Cypriot authorities have, for the first time, imposed fines for the poison bait killing of rare wild birds, conservationists on the Mediterranean island said Monday.
An individual was fined a total of 21,000 euros (about $23,000) last week, BirdLife Cyprus said, after three birds of prey were found dead on a rural property in the southern district of Limassol.
BirdLife project coordinator Melbo Apostolido said in a statement that the punishment “represents a major step forward that it is hoped will have a strong deterrent effect on similar illegal acts.”
“It is the first time in Cyprus that the crime of baiting and killing wild birds with poison has been prosecuted.”
The crimes occurred in December 2021 when two rare Bonelli vultures and a long-legged falcon were found dead near the village of Dierona after a GPS transmitter equipped with one of the vultures led authorities to the discovery.
Also Read: Mpumalanga man jailed for keeping drum pangolins at home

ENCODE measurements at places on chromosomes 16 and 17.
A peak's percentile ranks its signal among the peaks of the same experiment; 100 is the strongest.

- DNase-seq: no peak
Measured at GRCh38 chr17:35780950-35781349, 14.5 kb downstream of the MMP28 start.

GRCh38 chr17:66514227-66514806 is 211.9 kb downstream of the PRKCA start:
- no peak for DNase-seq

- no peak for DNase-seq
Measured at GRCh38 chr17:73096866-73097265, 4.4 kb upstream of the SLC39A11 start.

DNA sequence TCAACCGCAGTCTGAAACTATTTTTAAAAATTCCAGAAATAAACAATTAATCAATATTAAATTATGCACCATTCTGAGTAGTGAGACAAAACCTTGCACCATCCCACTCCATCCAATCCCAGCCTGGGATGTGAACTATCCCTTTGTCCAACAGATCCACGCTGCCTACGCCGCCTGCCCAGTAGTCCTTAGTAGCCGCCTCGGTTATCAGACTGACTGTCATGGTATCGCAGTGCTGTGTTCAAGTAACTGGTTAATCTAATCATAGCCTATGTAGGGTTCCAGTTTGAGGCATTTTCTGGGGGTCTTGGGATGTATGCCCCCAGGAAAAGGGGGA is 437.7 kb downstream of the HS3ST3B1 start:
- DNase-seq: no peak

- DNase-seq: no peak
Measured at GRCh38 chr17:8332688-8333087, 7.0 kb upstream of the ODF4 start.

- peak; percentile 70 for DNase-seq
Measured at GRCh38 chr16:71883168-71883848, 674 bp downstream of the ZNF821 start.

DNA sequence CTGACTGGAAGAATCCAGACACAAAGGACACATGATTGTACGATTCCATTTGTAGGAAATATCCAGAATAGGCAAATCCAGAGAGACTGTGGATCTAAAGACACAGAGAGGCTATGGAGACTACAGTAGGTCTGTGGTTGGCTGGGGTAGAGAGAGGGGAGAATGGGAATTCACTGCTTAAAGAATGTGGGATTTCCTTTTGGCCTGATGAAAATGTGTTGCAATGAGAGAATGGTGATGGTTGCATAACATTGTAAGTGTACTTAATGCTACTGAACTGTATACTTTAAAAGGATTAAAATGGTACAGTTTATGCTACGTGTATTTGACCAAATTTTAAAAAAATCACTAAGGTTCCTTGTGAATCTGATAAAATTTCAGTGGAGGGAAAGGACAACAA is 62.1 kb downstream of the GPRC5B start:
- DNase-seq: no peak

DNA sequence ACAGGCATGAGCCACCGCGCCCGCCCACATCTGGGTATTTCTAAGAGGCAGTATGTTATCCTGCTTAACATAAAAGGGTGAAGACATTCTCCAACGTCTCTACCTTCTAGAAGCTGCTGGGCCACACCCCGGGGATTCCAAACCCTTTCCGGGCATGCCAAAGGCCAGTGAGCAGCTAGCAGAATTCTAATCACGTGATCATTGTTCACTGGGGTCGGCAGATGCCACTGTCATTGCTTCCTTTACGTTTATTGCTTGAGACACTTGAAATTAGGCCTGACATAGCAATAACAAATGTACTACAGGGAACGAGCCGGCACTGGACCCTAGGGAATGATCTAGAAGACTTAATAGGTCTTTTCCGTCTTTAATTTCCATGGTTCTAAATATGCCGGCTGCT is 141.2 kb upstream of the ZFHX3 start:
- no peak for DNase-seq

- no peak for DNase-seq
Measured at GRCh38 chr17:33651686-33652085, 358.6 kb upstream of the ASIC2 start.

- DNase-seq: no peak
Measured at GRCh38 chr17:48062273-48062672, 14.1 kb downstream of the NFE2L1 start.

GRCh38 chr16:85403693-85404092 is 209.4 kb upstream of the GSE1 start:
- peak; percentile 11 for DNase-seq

Apostolido said evidence collected linked the deaths to the suspect who was found to have killed the animals deliberately to “protect the chickens” from the birds.
Under Cypriot law, courts can impose prison sentences of up to three years or fines of up to €20,000, or a combination of the two for each offence.
Birds from Spain
BirdLife has called the use of poison baits in the countryside a crime against wildlife, saying it has pushed famous species including the griffon vulture to the brink of extinction in Cyprus.
Once a common sight over Cyprus – in the 1950s there were several hundred large scavengers across the island – there are now believed to be only nine griffon vultures left.
Also Read: HELP SAVE SA’s Struggling Eagles
Since 2005, 31 vultures have been poisoned and attempts are being made to resupply the population with the birds from Spain.
Apostolido called on the authorities to do more to prevent poisonings.